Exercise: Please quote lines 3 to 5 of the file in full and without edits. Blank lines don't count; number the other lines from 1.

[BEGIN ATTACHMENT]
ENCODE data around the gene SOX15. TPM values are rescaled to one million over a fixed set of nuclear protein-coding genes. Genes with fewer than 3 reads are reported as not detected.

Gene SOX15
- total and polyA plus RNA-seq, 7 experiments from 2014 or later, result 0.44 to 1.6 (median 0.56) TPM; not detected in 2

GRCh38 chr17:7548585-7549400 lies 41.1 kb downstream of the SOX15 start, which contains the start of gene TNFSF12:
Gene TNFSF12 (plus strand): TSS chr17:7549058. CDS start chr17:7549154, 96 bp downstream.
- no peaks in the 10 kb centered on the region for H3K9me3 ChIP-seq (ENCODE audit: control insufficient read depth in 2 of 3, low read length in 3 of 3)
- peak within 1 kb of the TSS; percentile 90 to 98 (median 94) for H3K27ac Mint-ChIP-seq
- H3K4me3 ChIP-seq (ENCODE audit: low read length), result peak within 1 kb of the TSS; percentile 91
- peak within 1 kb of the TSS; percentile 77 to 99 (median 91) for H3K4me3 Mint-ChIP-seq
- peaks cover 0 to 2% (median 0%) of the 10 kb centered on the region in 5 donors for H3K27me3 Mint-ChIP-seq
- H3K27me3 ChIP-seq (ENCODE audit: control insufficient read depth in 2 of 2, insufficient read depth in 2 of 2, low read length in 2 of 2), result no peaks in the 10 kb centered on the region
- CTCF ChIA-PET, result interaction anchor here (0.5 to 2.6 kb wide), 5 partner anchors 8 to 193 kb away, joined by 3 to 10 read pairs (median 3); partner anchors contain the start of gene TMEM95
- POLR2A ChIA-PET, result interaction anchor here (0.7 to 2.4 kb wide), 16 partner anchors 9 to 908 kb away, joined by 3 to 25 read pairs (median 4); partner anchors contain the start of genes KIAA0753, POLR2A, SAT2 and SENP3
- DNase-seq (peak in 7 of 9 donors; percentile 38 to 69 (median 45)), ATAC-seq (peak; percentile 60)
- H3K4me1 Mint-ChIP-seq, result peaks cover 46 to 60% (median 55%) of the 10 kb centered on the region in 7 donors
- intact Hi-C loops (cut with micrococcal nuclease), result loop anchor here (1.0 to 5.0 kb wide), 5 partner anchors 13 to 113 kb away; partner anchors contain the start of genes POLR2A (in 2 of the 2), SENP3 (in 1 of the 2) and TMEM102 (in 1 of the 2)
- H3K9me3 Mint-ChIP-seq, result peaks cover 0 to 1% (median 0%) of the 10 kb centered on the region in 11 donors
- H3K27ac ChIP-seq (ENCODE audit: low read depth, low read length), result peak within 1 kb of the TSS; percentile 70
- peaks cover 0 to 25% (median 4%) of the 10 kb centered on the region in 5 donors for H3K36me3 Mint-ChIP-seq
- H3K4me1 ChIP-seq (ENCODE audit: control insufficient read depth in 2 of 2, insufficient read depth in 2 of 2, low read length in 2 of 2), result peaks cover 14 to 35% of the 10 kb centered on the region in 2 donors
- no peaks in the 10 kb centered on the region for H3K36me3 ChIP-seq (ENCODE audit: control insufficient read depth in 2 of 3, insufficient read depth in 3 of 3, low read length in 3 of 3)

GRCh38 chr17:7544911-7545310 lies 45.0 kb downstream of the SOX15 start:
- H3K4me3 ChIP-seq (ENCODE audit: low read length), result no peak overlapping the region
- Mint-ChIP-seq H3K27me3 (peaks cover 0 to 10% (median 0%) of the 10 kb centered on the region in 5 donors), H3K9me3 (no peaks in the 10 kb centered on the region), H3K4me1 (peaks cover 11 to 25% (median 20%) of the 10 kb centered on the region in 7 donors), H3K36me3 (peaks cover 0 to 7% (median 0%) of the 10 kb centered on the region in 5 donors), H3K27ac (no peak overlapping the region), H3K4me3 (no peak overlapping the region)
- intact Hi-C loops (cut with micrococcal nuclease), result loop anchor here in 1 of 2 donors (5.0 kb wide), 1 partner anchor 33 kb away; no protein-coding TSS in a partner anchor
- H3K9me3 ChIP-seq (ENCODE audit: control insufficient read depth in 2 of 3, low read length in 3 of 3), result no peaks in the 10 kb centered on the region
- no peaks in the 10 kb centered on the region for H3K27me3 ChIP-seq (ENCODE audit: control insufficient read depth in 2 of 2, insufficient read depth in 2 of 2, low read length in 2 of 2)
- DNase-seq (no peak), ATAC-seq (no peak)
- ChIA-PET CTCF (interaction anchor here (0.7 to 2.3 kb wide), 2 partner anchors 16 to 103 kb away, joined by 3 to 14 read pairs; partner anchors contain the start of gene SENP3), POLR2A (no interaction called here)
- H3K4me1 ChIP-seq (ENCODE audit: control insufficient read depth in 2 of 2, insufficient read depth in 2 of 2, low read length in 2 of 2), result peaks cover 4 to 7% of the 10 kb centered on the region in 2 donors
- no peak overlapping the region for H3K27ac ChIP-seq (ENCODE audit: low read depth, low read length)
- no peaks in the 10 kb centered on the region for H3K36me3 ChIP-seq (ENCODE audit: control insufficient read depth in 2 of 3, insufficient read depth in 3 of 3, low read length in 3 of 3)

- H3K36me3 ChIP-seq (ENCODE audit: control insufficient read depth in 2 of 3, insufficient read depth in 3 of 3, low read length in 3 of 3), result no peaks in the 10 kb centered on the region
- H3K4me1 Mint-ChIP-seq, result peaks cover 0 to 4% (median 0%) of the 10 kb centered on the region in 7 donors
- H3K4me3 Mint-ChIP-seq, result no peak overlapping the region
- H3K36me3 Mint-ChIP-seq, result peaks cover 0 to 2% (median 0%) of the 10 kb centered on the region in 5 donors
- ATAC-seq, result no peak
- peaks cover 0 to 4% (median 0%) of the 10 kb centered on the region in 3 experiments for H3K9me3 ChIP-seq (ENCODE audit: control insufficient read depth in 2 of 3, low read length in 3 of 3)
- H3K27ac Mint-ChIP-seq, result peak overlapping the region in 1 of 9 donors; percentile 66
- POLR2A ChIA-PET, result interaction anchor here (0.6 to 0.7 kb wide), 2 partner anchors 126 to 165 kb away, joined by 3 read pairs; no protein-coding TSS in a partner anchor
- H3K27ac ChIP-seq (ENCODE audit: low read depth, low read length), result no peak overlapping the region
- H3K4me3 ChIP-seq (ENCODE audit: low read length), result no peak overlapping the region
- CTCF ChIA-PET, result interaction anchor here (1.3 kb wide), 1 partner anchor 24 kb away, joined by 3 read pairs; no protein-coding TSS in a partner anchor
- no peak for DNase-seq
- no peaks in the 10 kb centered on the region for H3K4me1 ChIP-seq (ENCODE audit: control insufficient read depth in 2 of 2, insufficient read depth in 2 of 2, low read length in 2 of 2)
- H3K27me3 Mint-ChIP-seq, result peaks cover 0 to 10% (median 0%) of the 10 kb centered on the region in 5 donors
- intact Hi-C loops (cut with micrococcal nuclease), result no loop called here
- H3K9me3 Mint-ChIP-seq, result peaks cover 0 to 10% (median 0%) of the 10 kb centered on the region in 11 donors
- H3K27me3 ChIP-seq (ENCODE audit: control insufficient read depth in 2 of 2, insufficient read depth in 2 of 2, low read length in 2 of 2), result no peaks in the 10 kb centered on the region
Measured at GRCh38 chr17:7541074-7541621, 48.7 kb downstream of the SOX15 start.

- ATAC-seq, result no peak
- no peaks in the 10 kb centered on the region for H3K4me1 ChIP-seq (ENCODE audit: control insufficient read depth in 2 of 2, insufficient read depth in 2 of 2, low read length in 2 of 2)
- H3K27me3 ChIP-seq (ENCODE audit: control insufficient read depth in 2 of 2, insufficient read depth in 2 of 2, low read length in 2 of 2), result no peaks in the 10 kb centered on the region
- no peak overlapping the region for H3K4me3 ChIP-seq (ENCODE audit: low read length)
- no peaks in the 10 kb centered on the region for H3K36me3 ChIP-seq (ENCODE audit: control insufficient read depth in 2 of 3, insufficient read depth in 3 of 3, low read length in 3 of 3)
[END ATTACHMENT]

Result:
- total and polyA plus RNA-seq, 7 experiments from 2014 or later, result 0.44 to 1.6 (median 0.56) TPM; not detected in 2

GRCh38 chr17:7548585-7549400 lies 41.1 kb downstream of the SOX15 start, which contains the start of gene TNFSF12:
Gene TNFSF12 (plus strand): TSS chr17:7549058. CDS start chr17:7549154, 96 bp downstream.